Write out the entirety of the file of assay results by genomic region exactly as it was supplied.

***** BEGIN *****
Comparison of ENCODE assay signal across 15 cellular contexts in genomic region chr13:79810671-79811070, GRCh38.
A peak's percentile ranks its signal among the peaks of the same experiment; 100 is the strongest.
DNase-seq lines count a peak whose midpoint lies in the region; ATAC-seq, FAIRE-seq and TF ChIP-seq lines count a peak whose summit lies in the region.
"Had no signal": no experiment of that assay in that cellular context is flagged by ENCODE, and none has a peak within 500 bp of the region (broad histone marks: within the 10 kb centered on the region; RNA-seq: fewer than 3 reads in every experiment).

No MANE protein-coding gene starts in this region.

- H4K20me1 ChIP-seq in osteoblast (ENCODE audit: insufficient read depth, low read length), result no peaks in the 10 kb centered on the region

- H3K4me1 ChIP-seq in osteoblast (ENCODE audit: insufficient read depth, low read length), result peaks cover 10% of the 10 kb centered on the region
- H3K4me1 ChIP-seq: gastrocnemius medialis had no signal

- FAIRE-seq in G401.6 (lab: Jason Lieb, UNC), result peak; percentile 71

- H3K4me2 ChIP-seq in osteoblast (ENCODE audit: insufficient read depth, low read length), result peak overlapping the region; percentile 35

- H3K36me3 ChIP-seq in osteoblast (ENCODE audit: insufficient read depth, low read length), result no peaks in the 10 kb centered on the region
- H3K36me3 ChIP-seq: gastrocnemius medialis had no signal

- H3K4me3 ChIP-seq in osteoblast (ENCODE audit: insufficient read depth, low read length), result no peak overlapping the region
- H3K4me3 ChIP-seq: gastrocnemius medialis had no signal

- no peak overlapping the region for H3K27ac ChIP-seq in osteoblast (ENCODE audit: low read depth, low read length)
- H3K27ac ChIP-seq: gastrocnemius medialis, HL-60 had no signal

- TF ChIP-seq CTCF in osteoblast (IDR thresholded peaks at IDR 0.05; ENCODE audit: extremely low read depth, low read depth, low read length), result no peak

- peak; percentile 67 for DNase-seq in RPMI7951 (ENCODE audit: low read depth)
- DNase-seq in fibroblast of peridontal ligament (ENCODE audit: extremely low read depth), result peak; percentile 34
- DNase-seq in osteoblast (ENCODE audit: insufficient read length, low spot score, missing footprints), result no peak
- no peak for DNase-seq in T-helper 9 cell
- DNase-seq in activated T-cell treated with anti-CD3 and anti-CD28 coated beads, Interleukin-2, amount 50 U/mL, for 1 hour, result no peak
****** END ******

Comparison of ENCODE assay signal across 15 cellular contexts in genomic region chr13:79810671-79811070, GRCh38.
A peak's percentile ranks its signal among the peaks of the same experiment; 100 is the strongest.
DNase-seq lines count a peak whose midpoint lies in the region; ATAC-seq, FAIRE-seq and TF ChIP-seq lines count a peak whose summit lies in the region.
"Had no signal": no experiment of that assay in that cellular context is flagged by ENCODE, and none has a peak within 500 bp of the region (broad histone marks: within the 10 kb centered on the region; RNA-seq: fewer than 3 reads in every experiment).

No MANE protein-coding gene starts in this region.

- H4K20me1 ChIP-seq in osteoblast (ENCODE audit: insufficient read depth, low read length), result no peaks in the 10 kb centered on the region

- H3K4me1 ChIP-seq in osteoblast (ENCODE audit: insufficient read depth, low read length), result peaks cover 10% of the 10 kb centered on the region
- H3K4me1 ChIP-seq: gastrocnemius medialis had no signal

- FAIRE-seq in G401.6 (lab: Jason Lieb, UNC), result peak; percentile 71

- H3K4me2 ChIP-seq in osteoblast (ENCODE audit: insufficient read depth, low read length), result peak overlapping the region; percentile 35

- H3K36me3 ChIP-seq in osteoblast (ENCODE audit: insufficient read depth, low read length), result no peaks in the 10 kb centered on the region
- H3K36me3 ChIP-seq: gastrocnemius medialis had no signal

- H3K4me3 ChIP-seq in osteoblast (ENCODE audit: insufficient read depth, low read length), result no peak overlapping the region
- H3K4me3 ChIP-seq: gastrocnemius medialis had no signal

- no peak overlapping the region for H3K27ac ChIP-seq in osteoblast (ENCODE audit: low read depth, low read length)
- H3K27ac ChIP-seq: gastrocnemius medialis, HL-60 had no signal

- TF ChIP-seq CTCF in osteoblast (IDR thresholded peaks at IDR 0.05; ENCODE audit: extremely low read depth, low read depth, low read length), result no peak

- peak; percentile 67 for DNase-seq in RPMI7951 (ENCODE audit: low read depth)
- DNase-seq in fibroblast of peridontal ligament (ENCODE audit: extremely low read depth), result peak; percentile 34
- DNase-seq in osteoblast (ENCODE audit: insufficient read length, low spot score, missing footprints), result no peak
- no peak for DNase-seq in T-helper 9 cell
- DNase-seq in activated T-cell treated with anti-CD3 and anti-CD28 coated beads, Interleukin-2, amount 50 U/mL, for 1 hour, result no peak